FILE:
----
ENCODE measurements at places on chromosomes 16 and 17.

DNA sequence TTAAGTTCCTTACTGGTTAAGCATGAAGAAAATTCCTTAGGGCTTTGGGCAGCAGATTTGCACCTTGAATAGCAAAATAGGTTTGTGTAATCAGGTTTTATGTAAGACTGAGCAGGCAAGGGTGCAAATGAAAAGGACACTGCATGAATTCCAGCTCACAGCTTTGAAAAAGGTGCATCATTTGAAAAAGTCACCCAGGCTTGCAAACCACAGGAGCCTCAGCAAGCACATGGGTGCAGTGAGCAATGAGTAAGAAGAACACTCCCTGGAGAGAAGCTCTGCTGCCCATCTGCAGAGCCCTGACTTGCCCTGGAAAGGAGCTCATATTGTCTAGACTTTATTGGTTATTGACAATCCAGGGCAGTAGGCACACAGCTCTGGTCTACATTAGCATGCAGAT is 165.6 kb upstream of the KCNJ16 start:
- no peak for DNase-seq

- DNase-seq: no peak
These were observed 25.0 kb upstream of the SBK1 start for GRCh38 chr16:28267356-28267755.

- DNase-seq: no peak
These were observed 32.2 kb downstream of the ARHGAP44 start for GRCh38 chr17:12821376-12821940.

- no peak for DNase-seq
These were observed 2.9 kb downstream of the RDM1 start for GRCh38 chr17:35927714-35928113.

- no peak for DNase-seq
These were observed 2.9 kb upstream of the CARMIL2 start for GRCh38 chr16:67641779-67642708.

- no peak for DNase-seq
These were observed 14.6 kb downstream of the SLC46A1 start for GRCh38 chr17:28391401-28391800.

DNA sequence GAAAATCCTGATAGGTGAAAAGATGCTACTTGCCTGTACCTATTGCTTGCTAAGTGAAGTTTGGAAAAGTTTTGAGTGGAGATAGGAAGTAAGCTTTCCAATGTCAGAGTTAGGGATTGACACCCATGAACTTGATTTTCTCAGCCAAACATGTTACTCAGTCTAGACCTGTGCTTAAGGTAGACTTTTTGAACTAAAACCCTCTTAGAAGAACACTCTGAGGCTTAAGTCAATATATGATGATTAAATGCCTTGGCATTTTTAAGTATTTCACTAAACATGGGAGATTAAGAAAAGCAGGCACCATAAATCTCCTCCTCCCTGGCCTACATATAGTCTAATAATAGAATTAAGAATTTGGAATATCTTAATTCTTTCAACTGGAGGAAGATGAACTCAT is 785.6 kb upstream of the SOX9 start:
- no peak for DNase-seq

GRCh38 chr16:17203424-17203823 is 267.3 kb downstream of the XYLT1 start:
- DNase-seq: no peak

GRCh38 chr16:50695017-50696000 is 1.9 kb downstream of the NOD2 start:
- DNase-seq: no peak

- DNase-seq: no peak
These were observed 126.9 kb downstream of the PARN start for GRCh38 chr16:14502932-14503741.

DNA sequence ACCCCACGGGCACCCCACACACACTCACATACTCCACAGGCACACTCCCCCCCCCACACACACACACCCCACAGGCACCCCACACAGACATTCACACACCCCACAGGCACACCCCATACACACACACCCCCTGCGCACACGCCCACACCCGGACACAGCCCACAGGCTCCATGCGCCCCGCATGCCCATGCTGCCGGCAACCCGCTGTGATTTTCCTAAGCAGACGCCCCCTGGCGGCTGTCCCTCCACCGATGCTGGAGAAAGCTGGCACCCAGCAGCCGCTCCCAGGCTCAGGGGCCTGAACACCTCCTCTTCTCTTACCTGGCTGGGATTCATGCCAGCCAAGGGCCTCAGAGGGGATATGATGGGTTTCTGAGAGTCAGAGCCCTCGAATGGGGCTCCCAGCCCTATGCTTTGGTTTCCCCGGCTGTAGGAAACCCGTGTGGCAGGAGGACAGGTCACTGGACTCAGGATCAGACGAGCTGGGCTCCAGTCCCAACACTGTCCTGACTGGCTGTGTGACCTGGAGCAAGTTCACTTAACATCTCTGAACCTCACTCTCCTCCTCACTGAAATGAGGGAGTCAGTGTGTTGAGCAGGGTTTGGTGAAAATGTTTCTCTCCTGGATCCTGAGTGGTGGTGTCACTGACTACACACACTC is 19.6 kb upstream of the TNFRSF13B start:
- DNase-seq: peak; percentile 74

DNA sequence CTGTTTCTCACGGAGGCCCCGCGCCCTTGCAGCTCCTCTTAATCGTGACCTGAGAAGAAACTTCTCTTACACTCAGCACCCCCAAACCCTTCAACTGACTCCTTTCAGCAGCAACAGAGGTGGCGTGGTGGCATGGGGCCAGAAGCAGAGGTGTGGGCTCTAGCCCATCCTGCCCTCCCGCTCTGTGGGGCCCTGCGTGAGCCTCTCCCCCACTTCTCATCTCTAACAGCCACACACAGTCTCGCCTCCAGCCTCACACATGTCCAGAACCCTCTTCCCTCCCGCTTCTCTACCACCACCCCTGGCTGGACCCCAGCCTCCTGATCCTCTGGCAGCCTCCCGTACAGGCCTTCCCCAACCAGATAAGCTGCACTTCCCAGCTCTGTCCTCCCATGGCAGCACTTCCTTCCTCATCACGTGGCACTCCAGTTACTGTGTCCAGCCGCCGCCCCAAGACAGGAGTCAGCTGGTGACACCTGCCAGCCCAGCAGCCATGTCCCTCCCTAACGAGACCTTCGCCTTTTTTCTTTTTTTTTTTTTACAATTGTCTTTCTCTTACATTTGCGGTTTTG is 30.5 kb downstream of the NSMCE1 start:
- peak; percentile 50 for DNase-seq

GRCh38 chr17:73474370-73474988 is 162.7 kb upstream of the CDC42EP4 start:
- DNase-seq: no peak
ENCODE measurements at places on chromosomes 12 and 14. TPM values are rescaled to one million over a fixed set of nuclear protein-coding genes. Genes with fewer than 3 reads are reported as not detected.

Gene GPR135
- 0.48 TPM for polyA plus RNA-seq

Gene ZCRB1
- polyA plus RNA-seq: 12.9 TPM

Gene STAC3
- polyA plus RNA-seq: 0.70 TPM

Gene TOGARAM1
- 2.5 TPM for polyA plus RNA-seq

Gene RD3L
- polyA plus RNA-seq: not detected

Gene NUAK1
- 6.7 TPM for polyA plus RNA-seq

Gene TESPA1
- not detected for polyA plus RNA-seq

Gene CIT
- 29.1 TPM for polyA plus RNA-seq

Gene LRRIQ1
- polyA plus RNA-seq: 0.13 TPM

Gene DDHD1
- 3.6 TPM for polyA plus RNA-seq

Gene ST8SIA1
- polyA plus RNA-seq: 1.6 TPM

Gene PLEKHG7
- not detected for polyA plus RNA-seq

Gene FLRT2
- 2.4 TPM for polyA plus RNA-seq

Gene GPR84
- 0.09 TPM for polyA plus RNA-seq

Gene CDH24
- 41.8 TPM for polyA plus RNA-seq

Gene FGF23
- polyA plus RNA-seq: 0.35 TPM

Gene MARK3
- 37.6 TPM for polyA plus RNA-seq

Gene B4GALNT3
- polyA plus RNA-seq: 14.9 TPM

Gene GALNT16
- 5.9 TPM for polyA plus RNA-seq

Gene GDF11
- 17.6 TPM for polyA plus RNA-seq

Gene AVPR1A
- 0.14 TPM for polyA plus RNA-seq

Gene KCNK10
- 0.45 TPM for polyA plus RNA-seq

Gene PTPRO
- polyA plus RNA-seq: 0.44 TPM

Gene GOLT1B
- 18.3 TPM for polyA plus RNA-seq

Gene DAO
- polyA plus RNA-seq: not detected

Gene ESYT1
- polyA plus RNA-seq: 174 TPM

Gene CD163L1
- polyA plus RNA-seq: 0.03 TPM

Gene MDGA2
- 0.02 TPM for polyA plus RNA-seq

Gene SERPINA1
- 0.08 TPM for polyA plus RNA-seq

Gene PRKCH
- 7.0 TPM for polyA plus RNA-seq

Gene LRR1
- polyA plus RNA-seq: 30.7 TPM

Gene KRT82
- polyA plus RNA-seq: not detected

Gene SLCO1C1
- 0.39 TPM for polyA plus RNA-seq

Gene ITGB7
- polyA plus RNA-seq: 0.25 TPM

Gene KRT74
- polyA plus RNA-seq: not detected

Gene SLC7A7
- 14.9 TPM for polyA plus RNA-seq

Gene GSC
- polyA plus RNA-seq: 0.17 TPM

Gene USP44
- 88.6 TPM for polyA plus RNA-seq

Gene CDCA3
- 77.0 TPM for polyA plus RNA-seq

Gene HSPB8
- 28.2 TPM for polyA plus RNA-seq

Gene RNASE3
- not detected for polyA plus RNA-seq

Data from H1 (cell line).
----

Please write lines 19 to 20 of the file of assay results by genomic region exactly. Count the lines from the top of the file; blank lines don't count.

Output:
- DNase-seq: no peak

- DNase-seq: no peak